EMT is one way the body responds to wound healing and it is believed that cancer has found a method for using EMT to promote tumor progression.

ZEB1 achieves this unfortunate result through a complex chain of events that permit a gene known as ATM to stabilize the protein Chk1 that plays an important role in DNA damage response. ZEB1 promotes Chk1’s ability to allow tumor radioresistance through deployment of an enzyme called USP7.

The hope is that new approaches to addressing radiation resistance may be developed through gaining better insight into how this signaling pathway keeps tumor cells growing despite being bombarded with toxic radiation treatments.

“Radiation therapy plays a key role in breast cancer management,” said Ma. “To overcome the obstacle of radioresistant tumor cells, it is important to identify the critical causes and to develop safe and effective new methods for treatment including the possible use of agents that target ZEB1 and which inhibit CHK1.”

source : http://www.sciencedaily.com/releases/2014/08/140804102940.htm

Cancer-promoting protein is vital to safe division of tumor cells

In a paper published in Molecular Cell, Zhimin Lu, Ph.D., professor of Neuro-Oncology at The University of Texas MD Anderson Cancer Center and colleagues report how a tumor-specific protein flips a crucial switch in an irregular mechanism for mitosis that allows cancer cells to safely divide.

"Our research shows that tumor cells rely heavily on a distinct mechanism for orderly cell division that’s driven by oncogene-induced pyruvate kinase M2," Lu said. After a cell begins division by replicating all of its chromosomes, mitosis separates them into two identical sets of chromosomes for both cells. After mitosis, cytokinesis completes cell divison.

"Without PKM2 regulating a checkpoint in mitosis, the tumor cell would not successfully divide," Lu said. "Depleting PKM2 led to an uneven distribution of DNA to the two new cells, triggering programmed cell death, or apoptosis, of those cells after division."

"This new, additional role for PKM2 in cancer development and survival may provide a molecular basis for diagnosing and treating tumors with upregulated PKM2," Lu said. He and his colleagues have now identified four specific mechanisms by which PKM2 promotes cancer development.

PKM2 regulation of mitosis worsens tumors in mice; affects human glioblastoma

The key relationship between PKM2 activity and mitosis uncovered by the researchers led to rapid brain tumor growth when activated in mice, while blocking it reduced tumor volume by 83 percent and more than doubled survival from about 20 days to beyond 40 days.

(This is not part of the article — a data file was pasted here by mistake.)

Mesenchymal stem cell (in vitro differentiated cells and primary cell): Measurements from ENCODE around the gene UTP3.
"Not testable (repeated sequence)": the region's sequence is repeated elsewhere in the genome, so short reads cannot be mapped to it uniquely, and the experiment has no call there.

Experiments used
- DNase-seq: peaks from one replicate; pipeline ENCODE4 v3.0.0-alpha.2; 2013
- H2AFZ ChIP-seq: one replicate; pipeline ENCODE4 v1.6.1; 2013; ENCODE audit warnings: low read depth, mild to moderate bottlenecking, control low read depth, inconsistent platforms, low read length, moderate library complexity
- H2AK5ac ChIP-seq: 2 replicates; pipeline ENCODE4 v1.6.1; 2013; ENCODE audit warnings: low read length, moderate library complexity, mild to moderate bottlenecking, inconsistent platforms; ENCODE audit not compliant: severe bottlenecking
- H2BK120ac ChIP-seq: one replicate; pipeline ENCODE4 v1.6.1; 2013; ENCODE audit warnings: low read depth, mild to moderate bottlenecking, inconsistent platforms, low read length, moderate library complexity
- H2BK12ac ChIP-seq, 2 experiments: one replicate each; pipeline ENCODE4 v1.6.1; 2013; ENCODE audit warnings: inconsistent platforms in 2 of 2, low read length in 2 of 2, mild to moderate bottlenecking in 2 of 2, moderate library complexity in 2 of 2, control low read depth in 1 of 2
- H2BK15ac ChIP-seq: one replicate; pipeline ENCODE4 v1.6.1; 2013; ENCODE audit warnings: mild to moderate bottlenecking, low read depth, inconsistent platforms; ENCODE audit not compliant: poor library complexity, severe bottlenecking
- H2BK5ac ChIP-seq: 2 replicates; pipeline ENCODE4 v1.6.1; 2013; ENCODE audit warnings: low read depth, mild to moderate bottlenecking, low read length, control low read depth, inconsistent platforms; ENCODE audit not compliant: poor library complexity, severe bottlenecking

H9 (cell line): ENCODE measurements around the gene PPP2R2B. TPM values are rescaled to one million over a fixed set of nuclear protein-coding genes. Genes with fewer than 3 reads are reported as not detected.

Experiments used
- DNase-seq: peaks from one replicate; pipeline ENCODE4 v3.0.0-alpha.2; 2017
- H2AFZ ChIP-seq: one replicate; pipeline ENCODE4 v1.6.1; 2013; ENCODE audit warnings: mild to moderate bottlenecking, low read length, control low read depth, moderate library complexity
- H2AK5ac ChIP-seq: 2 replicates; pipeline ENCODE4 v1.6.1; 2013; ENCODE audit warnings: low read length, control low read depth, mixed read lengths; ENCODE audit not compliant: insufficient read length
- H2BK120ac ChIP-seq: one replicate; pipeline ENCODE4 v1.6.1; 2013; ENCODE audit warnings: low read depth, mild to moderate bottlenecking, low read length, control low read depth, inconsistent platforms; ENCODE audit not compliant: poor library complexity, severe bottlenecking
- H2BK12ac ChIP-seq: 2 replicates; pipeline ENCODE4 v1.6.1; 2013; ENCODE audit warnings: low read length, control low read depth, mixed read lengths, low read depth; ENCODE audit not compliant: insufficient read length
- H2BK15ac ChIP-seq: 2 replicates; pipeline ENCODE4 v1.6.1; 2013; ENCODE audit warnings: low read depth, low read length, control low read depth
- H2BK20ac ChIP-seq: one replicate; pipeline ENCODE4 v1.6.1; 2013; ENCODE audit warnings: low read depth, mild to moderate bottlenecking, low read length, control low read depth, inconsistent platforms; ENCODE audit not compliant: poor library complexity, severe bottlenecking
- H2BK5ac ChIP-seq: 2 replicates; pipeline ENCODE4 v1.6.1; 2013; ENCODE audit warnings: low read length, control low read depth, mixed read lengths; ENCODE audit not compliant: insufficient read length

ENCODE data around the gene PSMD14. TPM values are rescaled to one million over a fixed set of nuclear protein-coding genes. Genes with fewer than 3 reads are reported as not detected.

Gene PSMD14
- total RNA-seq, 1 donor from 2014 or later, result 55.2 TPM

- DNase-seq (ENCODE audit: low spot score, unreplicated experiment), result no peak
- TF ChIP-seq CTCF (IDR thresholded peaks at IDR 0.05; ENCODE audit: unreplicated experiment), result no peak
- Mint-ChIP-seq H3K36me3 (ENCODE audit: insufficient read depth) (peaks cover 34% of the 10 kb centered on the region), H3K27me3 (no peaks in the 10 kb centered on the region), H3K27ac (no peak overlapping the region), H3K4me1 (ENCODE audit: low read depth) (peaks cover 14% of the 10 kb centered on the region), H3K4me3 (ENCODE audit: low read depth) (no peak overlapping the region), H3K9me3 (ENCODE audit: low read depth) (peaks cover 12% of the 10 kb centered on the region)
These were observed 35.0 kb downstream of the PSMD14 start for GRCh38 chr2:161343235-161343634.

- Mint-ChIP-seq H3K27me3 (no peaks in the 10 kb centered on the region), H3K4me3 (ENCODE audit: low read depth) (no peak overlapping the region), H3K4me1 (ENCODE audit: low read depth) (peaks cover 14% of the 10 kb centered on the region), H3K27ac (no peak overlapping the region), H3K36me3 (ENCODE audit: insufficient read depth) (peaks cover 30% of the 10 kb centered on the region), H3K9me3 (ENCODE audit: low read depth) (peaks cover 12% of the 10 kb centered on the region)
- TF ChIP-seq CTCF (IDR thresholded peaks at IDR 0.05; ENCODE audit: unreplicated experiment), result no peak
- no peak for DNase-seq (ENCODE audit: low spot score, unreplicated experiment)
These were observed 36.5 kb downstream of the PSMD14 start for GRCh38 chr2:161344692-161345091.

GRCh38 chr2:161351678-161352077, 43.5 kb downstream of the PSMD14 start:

Analysis of 50 human glioblastoma multiforme tumors and 50 lung cancer tumors confirmed the relationship in human cancer and indicated an effect on survival for patients with glioblastoma, the most common and lethal form of brain tumor.

PKM2 can act as a protein kinase, which gives orders to other proteins by attaching phosphate groups to them. While it plays a normal role in sugar metabolism, PKM2 also actively promotes cell growth during infancy when such growth is desired.

Usually, Lu said, it eventually turns off, but tumor cells reactivate PKM2, and it is famously overexpressed in solid tumors. This tumor-specific PKM2 is activated by the epidermal growth factor receptor (EGFR), which is overactive in a variety of cancers.

Deplete PKM2 in mitosis, tumor cells abnormally divide in multiple cancer types

A series of experiments in glioblastoma cell lines revealed that PKM2 phosphorylates a protein called Bub3, activating it to interact with others in a protein complex that assures orderly and equal chromosome separation. Depleting PKM2 blocked Bub3 activation, leading to an increase in cells with abnormal numbers of chromosomes and programmed cell death.

The team confirmed its findings in human breast, prostate, lung, pancreatic and colon cancer cell lines.

PKM2-induced Bub3 activation was essential for development of brain tumors in mice. Experiments in the 50 glioblastoma and lung cancer tumors confirmed that phosphorylation of Bub3 correlates with phosphorylation of H3-S10, a marker of cell mitosis in tumor cells.

With low Bub3 phosphorylation, glioblastoma patients live longer

Among the 50 glioblastoma patients, the 15 with low levels of Bub3 phosphorylation had a median survival of 69.8 weeks, compared to 40.5 weeks for the 35 patients with high levels of Bub3 activation.

Previous research by Lu and colleagues showed PKM2, usually active outside the cell nucleus, slips into the nucleus where it promotes cancer formation, growth and survival by:

• Activating an important transcription co-factor that, in turn, activates other cancer-promoting genes.

• Phosphorylating the histone protein H3, loosening the packaging of DNA and leading to the activation of cell division genes.

• Inducing expression of glycolytic genes (including PKM2 itself) and triggering a glucose metabolism mechanism called the Warburg effect that nourishes tumor cells.

Potential avenues for thwarting these effects identified in their experiments include two classes of drug that inhibit SRC and MEK activity.

"Our research further highlights the importance of PKM2 in human cancers and of developing ways to target its activity and use it as a biomarker to guide treatment," Lu said.

source : http://www.sciencedaily.com/releases/2013/12/131206162957.htm